FDA cracks down on deceptive advertising of drugs

In early 2009, Bayer HealthCare Pharmaceuticals launched a $20 million advertising campaign for its blockbuster birth control pill, Yaz. The ads carried the same message: “You may have seen some Yaz commercials recently that were not clear. The FDA wants us to correct a few points in those ads.”

What the Food and Drug Administration (FDA) wanted Bayer to clarify are what the agency considers misleading statements about the drug’s ability to improve women’s moods and clear up acne while downplaying the drug’s potential health risks. Yaz, also known as Yasmin or the generic Ocella, is currently being blamed for increasing women’s risk of serious adverse events such as heart attack, stroke, pulmonary embolism and death.

The warning the FDA issued to Bayer is one of 41 enforcement notices sent to drug companies by the agency’s Division of Drug Marketing, Advertising and Communication (DDMAC) in 2009. The company issued 21 in 2008. DDMAC head Thomas Abrams says the increased number of warning letters is a direct result of FDA chief Dr. Margaret Hamburg’s pledge to crack down on makers of drugs and medical devices for questionable promotional messages.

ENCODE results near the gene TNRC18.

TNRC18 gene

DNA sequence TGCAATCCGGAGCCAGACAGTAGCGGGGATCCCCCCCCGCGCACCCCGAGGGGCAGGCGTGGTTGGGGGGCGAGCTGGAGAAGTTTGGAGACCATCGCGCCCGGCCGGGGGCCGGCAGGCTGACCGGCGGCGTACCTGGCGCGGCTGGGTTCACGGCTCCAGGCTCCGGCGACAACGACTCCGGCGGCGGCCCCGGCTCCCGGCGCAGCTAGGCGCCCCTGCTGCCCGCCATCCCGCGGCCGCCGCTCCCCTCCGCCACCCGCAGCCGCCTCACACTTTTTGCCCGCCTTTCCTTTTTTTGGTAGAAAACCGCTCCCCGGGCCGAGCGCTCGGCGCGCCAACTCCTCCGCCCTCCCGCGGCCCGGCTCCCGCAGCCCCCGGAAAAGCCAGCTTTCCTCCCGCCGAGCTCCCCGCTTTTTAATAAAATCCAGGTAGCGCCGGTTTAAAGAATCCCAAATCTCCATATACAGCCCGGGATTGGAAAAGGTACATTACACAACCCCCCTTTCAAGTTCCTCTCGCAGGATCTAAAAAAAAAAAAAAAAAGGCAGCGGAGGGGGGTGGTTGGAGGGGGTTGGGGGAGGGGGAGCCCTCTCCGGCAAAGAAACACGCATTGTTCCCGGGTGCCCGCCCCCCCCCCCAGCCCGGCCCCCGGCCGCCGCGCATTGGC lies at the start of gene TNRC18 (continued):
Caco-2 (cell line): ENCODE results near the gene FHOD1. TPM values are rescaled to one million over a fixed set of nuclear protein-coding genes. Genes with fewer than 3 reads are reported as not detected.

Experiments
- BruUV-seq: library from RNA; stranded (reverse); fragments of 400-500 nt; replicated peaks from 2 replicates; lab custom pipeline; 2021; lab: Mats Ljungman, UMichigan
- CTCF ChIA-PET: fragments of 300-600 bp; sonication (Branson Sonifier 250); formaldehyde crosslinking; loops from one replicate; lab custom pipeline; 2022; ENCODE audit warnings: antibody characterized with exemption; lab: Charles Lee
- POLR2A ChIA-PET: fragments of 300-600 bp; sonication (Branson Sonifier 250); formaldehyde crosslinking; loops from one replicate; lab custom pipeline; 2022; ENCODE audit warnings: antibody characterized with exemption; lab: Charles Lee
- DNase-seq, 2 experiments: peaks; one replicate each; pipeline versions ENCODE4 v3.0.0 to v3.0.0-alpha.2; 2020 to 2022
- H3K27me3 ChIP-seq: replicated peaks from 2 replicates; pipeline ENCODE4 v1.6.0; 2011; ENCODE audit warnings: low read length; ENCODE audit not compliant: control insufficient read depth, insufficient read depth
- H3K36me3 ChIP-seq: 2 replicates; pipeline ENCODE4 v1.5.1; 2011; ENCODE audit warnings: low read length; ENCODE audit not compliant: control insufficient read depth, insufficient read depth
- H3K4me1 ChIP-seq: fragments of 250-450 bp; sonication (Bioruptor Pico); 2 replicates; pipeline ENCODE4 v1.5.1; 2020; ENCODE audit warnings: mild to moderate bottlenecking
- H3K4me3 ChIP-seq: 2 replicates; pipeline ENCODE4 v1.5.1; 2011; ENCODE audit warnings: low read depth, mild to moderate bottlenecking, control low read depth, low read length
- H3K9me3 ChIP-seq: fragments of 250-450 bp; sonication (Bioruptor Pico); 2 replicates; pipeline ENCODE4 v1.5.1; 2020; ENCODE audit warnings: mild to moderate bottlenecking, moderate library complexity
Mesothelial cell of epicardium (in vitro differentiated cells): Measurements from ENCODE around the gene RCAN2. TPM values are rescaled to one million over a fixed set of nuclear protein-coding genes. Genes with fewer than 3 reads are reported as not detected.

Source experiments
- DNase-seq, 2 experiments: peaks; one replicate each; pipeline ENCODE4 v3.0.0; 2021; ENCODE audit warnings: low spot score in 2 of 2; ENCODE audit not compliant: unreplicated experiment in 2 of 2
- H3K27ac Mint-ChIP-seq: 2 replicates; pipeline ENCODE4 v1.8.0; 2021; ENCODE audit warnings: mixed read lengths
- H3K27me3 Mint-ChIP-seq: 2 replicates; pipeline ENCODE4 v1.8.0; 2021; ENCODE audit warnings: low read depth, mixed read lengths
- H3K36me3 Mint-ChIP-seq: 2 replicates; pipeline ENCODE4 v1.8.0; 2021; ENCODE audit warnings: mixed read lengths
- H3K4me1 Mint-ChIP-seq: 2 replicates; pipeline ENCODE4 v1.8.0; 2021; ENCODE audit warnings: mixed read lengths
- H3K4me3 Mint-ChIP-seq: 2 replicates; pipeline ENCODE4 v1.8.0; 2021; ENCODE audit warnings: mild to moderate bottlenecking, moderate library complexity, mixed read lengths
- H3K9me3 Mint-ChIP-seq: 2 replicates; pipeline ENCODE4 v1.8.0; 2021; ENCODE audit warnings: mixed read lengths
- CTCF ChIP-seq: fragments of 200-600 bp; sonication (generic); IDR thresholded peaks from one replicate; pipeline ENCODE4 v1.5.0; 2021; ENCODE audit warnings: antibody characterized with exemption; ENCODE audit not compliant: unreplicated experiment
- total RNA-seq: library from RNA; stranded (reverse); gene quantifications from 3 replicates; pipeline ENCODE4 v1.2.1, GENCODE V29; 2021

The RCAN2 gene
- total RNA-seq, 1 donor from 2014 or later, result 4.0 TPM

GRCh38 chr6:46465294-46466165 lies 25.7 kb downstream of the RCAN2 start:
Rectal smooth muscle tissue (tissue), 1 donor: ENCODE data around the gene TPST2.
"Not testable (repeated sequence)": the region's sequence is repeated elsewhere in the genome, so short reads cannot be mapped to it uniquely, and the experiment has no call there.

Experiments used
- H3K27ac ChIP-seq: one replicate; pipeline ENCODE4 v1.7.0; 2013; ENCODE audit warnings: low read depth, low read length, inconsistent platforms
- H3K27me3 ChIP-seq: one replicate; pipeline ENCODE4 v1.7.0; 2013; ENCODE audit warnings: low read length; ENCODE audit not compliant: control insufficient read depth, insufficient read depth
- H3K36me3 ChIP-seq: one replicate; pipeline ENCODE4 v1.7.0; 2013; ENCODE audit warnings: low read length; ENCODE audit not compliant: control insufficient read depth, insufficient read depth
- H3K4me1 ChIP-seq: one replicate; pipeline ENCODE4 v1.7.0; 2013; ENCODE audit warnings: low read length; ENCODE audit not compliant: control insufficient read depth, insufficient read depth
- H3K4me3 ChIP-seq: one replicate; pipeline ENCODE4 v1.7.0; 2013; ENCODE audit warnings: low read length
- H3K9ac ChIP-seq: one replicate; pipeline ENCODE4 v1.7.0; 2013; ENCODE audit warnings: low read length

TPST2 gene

“We’re trying to get the point across to industry that we want them to comply with the law because it affects public health,” Abrams said. “If you don’t comply with the law, we are going to take action. We are not going to tolerate having consumers or health care professionals misled.”

As part of a settlement on the charges of deceptive consumer advertising, Bayer agreed to run the clarification ads, and for the next six years submit all ads for Yaz to the FDA for screening before they appear.

New York Times